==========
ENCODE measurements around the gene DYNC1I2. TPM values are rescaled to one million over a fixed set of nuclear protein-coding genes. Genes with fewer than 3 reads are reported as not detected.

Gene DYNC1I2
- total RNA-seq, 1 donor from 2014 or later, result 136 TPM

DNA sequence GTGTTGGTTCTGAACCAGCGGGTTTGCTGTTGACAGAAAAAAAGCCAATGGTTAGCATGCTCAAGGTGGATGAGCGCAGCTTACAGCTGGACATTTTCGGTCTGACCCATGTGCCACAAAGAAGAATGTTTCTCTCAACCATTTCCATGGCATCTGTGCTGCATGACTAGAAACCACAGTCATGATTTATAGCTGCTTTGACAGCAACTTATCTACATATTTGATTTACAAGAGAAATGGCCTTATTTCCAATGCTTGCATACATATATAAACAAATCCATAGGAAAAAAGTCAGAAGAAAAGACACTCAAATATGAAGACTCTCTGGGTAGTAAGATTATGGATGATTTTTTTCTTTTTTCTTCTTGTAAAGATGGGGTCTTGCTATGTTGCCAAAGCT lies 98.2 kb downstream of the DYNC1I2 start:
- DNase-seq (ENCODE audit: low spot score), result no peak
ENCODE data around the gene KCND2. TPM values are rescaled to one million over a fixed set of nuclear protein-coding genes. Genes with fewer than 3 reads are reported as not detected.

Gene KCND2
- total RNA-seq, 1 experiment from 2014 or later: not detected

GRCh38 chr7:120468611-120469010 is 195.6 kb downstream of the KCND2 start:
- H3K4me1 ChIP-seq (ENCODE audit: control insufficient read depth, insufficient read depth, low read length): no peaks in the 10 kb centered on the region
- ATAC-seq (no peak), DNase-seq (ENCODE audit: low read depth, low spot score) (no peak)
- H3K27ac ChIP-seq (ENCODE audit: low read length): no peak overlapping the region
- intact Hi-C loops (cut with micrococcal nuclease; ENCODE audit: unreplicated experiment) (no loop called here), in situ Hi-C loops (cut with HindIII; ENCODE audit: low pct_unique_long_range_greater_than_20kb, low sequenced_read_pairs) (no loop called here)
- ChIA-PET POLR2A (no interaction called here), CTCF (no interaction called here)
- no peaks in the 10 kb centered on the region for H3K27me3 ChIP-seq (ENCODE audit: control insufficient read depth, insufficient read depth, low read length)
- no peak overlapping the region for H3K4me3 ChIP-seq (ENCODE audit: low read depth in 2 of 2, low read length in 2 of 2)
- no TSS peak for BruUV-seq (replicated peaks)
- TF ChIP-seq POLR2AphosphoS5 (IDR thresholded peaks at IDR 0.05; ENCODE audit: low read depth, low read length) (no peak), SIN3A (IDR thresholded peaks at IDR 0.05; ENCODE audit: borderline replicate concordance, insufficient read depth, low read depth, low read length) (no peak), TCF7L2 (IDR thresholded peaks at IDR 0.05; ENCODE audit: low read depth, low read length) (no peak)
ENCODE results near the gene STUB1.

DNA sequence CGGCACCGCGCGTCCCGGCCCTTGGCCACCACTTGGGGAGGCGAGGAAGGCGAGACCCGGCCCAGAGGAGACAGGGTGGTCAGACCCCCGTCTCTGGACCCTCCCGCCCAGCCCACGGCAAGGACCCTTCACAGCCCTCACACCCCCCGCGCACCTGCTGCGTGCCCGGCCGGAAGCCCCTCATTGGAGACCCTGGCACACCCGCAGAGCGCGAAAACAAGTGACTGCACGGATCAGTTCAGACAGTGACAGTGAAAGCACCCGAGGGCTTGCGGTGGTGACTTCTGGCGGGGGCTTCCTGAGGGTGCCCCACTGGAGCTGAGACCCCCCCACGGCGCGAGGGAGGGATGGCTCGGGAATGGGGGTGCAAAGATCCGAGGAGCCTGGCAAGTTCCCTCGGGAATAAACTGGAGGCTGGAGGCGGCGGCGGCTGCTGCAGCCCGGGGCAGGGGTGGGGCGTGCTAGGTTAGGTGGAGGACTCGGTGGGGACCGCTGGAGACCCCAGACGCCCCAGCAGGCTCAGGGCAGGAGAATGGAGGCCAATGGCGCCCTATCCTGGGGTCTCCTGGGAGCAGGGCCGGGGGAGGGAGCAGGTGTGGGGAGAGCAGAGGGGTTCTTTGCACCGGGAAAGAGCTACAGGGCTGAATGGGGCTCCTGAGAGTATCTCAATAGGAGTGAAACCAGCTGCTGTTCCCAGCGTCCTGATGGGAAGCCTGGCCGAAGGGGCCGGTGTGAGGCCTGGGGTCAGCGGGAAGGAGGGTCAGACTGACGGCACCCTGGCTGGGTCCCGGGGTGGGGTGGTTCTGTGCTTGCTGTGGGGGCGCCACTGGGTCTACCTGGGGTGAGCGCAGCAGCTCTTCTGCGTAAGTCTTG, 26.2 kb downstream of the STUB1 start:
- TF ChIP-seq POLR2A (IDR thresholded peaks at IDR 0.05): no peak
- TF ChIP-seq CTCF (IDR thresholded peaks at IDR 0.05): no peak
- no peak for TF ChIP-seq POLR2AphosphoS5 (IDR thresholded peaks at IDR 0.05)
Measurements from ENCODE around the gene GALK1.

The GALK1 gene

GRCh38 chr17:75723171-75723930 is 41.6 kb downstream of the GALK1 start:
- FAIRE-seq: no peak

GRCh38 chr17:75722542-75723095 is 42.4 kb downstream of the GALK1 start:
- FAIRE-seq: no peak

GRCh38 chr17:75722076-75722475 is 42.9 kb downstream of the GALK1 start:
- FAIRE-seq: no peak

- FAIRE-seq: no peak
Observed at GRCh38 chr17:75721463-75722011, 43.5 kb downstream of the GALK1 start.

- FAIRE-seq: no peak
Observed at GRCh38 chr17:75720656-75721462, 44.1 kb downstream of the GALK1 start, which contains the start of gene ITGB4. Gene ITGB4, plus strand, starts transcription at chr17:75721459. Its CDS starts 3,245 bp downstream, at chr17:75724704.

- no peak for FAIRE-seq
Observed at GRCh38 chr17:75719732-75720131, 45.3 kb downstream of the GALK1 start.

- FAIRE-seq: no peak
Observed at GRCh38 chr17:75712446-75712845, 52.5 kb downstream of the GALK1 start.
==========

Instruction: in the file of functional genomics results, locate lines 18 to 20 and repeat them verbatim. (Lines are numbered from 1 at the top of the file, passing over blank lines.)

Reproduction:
- TF ChIP-seq POLR2AphosphoS5 (IDR thresholded peaks at IDR 0.05; ENCODE audit: low read depth, low read length) (no peak), SIN3A (IDR thresholded peaks at IDR 0.05; ENCODE audit: borderline replicate concordance, insufficient read depth, low read depth, low read length) (no peak), TCF7L2 (IDR thresholded peaks at IDR 0.05; ENCODE audit: low read depth, low read length) (no peak)
ENCODE results near the gene STUB1.

DNA sequence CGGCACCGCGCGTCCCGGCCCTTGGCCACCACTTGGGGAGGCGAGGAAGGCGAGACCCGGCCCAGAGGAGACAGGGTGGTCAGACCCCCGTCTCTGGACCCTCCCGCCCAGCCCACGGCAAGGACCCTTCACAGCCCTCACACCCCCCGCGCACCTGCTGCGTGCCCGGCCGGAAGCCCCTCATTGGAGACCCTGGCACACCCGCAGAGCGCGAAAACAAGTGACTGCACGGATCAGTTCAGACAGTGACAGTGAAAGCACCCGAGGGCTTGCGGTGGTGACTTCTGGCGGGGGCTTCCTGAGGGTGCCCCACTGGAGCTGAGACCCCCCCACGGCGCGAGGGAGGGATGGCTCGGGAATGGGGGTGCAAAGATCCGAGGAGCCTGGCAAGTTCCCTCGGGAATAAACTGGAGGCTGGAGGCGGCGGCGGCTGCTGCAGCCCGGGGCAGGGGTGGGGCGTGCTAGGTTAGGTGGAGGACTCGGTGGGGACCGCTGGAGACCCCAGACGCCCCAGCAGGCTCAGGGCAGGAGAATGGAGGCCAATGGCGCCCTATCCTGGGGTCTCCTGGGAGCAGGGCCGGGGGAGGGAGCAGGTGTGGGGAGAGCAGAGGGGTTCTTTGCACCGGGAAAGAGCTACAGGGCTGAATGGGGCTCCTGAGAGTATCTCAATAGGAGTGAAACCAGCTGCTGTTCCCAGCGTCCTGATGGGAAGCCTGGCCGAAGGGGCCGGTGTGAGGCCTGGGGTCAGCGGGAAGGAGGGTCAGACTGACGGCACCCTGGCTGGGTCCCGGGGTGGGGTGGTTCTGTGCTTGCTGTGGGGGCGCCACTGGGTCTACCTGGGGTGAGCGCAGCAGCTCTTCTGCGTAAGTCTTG, 26.2 kb downstream of the STUB1 start: